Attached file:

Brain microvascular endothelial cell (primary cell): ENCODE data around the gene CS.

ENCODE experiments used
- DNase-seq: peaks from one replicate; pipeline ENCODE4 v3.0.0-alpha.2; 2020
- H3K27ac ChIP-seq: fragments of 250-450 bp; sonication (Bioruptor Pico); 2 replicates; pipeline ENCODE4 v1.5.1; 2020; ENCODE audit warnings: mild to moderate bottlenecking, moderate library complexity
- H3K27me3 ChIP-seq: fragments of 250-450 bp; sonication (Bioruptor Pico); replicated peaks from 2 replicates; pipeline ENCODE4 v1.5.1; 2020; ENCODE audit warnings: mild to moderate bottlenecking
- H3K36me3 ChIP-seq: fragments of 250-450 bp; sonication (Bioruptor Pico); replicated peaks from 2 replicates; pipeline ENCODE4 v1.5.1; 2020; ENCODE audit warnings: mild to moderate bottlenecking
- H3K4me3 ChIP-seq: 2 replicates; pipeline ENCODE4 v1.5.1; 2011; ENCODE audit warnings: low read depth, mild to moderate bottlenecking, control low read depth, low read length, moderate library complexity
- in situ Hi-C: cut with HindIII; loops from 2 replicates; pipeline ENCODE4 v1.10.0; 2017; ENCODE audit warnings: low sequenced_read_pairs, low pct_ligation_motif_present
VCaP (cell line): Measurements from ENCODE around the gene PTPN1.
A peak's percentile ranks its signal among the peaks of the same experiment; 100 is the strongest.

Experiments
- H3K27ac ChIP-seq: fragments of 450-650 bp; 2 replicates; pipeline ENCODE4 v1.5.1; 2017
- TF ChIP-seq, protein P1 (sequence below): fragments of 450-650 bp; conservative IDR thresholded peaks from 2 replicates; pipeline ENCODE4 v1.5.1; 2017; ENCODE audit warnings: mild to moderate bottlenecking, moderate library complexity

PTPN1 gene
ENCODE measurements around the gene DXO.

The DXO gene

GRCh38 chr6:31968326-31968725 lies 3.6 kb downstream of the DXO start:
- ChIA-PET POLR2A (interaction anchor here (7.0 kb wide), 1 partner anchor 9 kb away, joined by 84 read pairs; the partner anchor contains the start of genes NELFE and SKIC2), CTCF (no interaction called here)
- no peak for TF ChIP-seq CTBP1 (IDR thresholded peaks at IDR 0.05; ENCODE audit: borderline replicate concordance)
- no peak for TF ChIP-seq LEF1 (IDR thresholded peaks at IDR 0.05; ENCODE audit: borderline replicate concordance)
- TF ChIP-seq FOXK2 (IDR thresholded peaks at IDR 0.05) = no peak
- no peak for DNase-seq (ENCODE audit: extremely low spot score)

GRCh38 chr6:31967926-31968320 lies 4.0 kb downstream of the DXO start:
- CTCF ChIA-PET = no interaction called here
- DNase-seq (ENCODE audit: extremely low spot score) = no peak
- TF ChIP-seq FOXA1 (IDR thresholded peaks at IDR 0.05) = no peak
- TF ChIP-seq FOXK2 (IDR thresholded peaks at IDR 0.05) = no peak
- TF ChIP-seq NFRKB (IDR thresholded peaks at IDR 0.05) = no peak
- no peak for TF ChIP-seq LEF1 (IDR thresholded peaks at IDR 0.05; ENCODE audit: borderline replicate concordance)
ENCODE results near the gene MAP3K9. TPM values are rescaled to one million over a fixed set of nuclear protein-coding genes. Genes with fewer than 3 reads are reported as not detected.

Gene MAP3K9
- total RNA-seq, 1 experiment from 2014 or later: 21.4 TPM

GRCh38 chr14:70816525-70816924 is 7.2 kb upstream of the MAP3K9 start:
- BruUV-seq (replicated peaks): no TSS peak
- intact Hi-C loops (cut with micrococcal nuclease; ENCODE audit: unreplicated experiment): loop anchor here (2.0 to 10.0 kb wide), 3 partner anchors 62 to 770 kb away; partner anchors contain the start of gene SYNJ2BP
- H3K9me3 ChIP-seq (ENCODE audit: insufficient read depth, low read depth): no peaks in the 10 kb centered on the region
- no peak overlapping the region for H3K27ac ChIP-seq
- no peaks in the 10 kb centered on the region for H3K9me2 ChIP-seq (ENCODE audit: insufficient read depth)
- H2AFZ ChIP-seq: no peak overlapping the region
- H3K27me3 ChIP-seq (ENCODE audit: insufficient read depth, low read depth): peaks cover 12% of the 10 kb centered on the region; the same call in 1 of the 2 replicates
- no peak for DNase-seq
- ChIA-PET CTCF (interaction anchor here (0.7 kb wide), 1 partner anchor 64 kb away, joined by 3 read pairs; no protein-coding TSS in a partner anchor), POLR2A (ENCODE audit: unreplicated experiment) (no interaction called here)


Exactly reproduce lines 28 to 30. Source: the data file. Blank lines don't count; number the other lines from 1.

- TF ChIP-seq NFRKB (IDR thresholded peaks at IDR 0.05) = no peak
- no peak for TF ChIP-seq LEF1 (IDR thresholded peaks at IDR 0.05; ENCODE audit: borderline replicate concordance)
ENCODE results near the gene MAP3K9. TPM values are rescaled to one million over a fixed set of nuclear protein-coding genes. Genes with fewer than 3 reads are reported as not detected.